I've been puzzling recently over sortition, a democratic method of selection for public office which I find very fascinating. Basically, instead of choosing candidates like Hillary Clinton or Donald Trump through voting, under sortition citizens would be randomly selected to fill public offices (in which, under many models, they would then be FORCED to serve for some period of time). There are of course many nuances, but that is the general gist. It would be rather like jury duty in the modern United States.
One particular problem for which I haven't been able to find a fully-formed solution online is ensuring that the random selection is actually random (so that it statistically represents the full population, one of the goals of sortition when a large-enough body is selected, rather than representing special interests or folks who paid off the people in charge).
Let me be clear: I am not a cryptology expert by any means. Indeed, I am only in high school and have never taken a proper computer science course.
Nevertheless, I was wondering if anyone here had any ideas (phrased at a fairly elementary level) for how fraud in the random selection could be prevented. (EDIT: While, as pointed out in the comments below, you could just have blind-folded people pull the names out of a hat, that might not be enough to keep citizen confidence high given the high-stakes and temptation for bribery and other such shenanigans.)
I've been wondering if maybe there could be a connection to RSA public-key encryption, cryptographic hash functions or other one-way functions, Bitcoin, etc (all those are subjects I know at least a bit about). I'm thinking there'd need to be a way for everybody to verify that the sortition wasn't rigged in any way (perhaps through some sort of blockchain?). But the method of choosing (let's say it's a function of some sort) couldn't be too simple because it would probably also need to be difficult for anyone to predict in advance what input would map to a given output, right? (If a selected individual for a public office was an output but people could predict which inputs would lead to that individual getting selected, then the choice of inputs into the function might get rigged by special interests, right?)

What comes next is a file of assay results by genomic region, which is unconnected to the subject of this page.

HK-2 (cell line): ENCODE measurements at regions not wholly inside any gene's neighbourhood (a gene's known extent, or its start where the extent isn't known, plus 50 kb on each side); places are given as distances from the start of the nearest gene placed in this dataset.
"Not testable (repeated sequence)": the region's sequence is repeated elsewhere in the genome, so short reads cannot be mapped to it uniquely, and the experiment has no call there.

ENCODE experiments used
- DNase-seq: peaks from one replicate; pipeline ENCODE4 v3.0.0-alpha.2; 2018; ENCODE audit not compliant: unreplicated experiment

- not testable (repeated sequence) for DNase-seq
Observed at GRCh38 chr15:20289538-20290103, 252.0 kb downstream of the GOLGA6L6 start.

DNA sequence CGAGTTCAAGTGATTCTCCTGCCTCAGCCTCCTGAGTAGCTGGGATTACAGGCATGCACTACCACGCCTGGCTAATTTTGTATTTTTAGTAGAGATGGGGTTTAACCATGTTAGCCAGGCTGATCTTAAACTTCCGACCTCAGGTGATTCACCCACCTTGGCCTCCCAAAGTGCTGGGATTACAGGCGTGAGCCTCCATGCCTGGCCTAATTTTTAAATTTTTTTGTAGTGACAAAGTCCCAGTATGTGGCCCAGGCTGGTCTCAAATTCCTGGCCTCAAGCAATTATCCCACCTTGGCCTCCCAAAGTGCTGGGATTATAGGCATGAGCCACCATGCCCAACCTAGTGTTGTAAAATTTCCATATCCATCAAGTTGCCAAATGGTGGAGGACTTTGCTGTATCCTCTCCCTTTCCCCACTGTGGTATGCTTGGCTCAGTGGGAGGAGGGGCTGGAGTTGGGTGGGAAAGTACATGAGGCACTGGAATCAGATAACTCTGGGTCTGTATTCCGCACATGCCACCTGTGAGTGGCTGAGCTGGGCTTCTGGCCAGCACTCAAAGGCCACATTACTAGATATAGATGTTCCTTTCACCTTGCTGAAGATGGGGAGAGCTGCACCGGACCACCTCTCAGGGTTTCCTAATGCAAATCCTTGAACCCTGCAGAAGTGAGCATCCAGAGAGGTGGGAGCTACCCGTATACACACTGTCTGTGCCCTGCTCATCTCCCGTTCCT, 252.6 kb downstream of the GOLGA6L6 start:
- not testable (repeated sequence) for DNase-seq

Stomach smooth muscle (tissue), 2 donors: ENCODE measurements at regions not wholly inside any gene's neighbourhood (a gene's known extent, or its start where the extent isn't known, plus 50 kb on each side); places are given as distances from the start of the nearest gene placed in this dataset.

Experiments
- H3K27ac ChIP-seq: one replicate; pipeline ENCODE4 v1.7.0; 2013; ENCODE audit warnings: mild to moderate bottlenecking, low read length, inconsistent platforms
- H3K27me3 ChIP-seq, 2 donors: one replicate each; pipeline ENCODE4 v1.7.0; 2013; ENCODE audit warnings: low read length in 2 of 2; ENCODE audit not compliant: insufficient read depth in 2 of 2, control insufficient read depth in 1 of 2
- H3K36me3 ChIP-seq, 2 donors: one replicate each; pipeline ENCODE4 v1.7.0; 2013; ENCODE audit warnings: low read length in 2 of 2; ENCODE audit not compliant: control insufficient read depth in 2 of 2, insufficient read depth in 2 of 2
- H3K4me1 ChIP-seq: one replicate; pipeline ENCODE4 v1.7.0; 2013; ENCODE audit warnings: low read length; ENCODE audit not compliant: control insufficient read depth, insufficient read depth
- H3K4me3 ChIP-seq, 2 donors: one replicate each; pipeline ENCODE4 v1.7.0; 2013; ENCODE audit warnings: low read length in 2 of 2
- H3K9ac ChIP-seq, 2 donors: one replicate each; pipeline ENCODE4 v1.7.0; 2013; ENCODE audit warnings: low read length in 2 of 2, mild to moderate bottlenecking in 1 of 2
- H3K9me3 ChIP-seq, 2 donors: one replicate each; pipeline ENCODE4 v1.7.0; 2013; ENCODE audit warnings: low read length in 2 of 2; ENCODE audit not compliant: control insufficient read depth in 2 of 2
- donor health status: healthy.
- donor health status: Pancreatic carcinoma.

And, also, if you're utilizing a fully determinate mathematical function that would be, of course, not truly random (although maybe that's okay - political pollsters don't do truly random sampling either in that sense, but no one really seems to mind). So there's that issue too -- what do we do when we say we want "random sampling" but also want to be able to verify that the sample wasn't tampered with? (I have heard of the topic of pseudo-random functions - is that related to this perhaps?) Perhaps randomness can be approximated well enough by introducing real-world data observations that are somewhat unpredictable?
Sorry for the length and it could be that these are fairly elementary questions (or maybe they are in fact very hard questions, I have no idea). I sincerely thank anyone who responds with any thoughts they may have on any aspects of this question.
One last thing: If there is a potential solution to this question that involves basic prime number/modulus RSA stuff, that would be really awesome -- since that's one of the few crytology concepts I actually sort of know. :) I don't really care at this point if potential solutions would actually work out in the super-complicated real world. I'm more concerned with finding something that's superficially plausible given the very elementary knowledge of cryptology I currently possess (e.g., basic RSA). Once I get more advanced I could then come back and refine everything.